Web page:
Inivisible Twitches!?

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Re: Inivisible Twitches!?

Postby J4son on June 4th, 2014, 1:00 pm

Bibi wrote:
nrwtwitcher wrote:Bibi, you know, I am in the same boat like you. I am also female and 44, also in a dangerous age. Sometimes it is better, to read not too much. There are some different opinions about fasciculations and EMGs. I can tell you this: I have visited also a lot of neuros. They all tell me, that if there are no clinical signs, there is no reason for making an EMG. They told me further, that the signs, you could see on a EMG are only important in context to the clinical examination. For example: a bad EMG but nor typical clinical signs are also NO Sign of the bad disease. So they told me. One of them was a neuromuscular expert in muscular ambulance of a big uni hospital. He does not want to make a EMG in my case and I have extreme strong twitches, he could saw them, but he told me that a EMg was not necessary. So far my experiences. But sometimes it is just better for your mind, to make an EMG. Maybe it can help you to calm down a bit or to bring out other reasons for your fasciculations, like twitchydoc told. I my case: I had 4 EMGs, but I am still scared. Decide what will be the best for your mind. Fact is: No weakness, no als!

Thank You ! I Think here in Europe where we live there is this opinion that is only used after there is some clinical signs.
How did You get your EMG ang why dont you trust Them ? I have Read your posts and Can see that You also twitces in feet and legs? Has it become better now and Can The doctores dont find out whats Wrong ? I dont know what Will make me Calm , i am afraid that an EMG Would not become clean and as You say your doctor told : A bad EMG an not typical clinical sign are also no sign of A bad disease , but if that Would happen to me i Would freak even more out , so mayby it is Best for me not to have an EMG .
Bibi


I didn’t do an EMG for many reasons:

First: By Fear of getting dirty results. As long as I am only twitching with no weakness I didn’t see the point of doing an EMG. ALS has exactly the same outcome and prognosis either the diagnosis is made early or not. It makes me laugh when I read some papers saying that people with twitching should be closely monitored for a few months. LOL, monitored for what, do we have a treatment? So with only twitching I didn’t see a reason of scaring myself more with the risk of a bad EMG. Now of course, in the presence of weakness an EMG must be done to check for some potentially treatable conditions.

Second: Sorry to disagree with the majority, but I am not convinced that an EMG gives a better diagnosis than a clinical regarding ALS. Months ago while searching the archives on this forum I came across a few links where true and obvious weakness appeared months prior to a clean EMG.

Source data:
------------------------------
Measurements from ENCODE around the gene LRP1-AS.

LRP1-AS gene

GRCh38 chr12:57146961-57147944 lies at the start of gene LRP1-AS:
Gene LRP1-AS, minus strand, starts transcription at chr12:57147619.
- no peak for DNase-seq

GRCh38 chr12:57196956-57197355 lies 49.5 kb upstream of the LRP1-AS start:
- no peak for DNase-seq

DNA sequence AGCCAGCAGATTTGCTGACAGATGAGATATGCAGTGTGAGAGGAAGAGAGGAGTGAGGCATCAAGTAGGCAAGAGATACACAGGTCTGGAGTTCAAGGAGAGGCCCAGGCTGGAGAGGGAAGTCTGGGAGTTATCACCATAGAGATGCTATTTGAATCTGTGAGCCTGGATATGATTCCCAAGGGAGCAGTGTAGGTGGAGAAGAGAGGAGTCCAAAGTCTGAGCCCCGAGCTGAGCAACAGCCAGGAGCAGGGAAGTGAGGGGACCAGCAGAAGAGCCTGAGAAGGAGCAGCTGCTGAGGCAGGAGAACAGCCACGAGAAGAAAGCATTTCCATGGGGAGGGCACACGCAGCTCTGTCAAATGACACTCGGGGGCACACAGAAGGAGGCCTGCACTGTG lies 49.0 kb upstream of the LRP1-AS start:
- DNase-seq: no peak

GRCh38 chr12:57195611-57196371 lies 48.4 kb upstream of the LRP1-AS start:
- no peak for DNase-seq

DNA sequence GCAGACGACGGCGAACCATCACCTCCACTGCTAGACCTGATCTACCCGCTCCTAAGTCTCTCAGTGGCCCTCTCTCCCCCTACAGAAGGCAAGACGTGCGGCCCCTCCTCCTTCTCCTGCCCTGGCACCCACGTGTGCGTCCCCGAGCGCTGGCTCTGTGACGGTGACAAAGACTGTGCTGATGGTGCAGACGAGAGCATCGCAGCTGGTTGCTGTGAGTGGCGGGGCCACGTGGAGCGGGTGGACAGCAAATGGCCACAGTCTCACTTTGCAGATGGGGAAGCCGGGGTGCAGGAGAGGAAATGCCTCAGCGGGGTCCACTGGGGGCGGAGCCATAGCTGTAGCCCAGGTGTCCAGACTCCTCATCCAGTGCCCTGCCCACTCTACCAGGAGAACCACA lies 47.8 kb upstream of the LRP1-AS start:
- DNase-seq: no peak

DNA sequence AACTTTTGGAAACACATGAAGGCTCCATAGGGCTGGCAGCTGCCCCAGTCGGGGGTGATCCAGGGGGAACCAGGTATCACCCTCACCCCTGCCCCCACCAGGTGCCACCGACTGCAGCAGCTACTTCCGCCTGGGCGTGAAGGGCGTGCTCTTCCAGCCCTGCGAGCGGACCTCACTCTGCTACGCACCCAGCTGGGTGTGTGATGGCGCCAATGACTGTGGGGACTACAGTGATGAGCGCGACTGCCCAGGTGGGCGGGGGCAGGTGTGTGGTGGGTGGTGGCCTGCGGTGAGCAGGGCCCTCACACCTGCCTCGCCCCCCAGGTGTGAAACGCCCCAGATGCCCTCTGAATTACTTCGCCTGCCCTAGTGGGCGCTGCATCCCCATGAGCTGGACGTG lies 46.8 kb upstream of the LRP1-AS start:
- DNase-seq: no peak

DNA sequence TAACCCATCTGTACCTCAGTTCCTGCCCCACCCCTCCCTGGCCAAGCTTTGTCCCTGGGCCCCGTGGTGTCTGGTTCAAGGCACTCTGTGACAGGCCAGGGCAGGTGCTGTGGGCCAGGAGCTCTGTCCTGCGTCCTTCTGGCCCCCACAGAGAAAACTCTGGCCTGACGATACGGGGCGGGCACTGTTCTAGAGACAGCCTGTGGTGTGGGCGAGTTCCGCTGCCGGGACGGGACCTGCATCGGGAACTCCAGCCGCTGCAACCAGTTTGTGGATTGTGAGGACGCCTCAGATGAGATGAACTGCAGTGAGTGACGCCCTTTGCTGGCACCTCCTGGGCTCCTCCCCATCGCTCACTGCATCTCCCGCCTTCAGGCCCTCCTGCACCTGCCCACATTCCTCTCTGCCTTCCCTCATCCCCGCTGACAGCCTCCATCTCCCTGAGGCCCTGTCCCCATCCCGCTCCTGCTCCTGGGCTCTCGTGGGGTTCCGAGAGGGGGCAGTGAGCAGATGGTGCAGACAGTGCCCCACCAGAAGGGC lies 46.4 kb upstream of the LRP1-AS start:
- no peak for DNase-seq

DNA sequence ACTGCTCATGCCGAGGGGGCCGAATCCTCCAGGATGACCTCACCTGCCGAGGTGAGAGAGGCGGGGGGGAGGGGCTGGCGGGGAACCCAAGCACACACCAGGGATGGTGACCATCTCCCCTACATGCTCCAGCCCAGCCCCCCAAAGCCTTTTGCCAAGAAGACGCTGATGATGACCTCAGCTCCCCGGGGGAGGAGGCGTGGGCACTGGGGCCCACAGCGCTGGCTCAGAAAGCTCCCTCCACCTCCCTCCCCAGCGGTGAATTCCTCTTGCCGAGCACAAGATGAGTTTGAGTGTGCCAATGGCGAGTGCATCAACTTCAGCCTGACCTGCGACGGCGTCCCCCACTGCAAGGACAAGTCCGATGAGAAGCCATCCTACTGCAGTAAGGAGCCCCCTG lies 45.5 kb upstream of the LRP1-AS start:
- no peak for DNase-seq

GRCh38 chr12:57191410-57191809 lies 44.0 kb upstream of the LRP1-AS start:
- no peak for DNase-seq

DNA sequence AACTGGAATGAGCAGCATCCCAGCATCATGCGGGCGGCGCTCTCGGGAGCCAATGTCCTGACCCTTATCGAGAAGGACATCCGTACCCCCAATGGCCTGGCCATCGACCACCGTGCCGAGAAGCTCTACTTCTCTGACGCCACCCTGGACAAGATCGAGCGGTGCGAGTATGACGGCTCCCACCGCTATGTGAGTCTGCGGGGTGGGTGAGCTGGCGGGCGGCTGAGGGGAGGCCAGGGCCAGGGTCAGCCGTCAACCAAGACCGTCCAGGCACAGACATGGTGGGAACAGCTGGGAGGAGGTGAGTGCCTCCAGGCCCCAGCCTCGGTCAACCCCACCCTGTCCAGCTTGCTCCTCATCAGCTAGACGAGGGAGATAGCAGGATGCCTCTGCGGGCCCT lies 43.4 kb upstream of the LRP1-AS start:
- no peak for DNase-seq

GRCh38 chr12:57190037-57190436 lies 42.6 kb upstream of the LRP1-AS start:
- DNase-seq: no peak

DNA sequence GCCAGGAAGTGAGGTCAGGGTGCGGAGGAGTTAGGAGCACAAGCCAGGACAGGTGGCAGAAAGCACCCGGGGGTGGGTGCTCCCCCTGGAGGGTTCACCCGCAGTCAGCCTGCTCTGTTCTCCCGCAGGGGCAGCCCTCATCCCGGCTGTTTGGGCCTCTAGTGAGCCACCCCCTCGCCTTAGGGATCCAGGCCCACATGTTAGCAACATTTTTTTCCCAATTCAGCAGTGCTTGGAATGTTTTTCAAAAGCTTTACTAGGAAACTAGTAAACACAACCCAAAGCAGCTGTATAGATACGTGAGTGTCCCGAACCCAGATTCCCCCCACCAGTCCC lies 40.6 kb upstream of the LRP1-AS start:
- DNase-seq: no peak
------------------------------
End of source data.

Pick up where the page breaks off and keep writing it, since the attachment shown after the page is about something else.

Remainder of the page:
Third: I don’t see the point of not trusting my doctor when he said than an EMG was not necessary. The guy is a neurologist has seen plenty of ALS cases in his career, and he knows what he is talking about.

Fourth: I think we all fail to see the big picture. We focus on exceptions and odd presentations of a rare disease, on the 6.7% of twitching without weakness etc. And we forget that all these studies are here to refine and polish the general knowledge and understanding about ALS rather than to change it completely. It’s not like we’ve spent a century thinking weakness precedes twitching and today we found the opposite. It’s just that with new studies we found some exceptions to the rule, but in the overwhelming majority of cases weakness still come first. Our neurologists have something none of us have and its experience. For years they have seen true cases of ALS not just descriptions in a medical book or on a Google website. So when they see a patient they can quickly say if he fits the patterns for a MND or not. Prof. Mamede de Carvalho in his email to Helen posted on this website mentioned that he was never wrong in his diagnosis between BFS and MND. Which means that an experimented neurologist doesn’t need to wait till judgment day to see if twitching will evolve into something sinister or not.

I remember 15 years ago I was scared to death from having multiple sclerosis. My symptoms were terrible: Dizziness, loss of balance, blurred vision etc. When I met the neuro, he told me while still sitting behind his desk and before even examining me: “Ok, I’m going to make some clinical tests on you and order an MRI, not because I think you have M.S, you definitely don’t have MS, but because what you have is called health anxiety, and you will trust more an MRI than just my words.”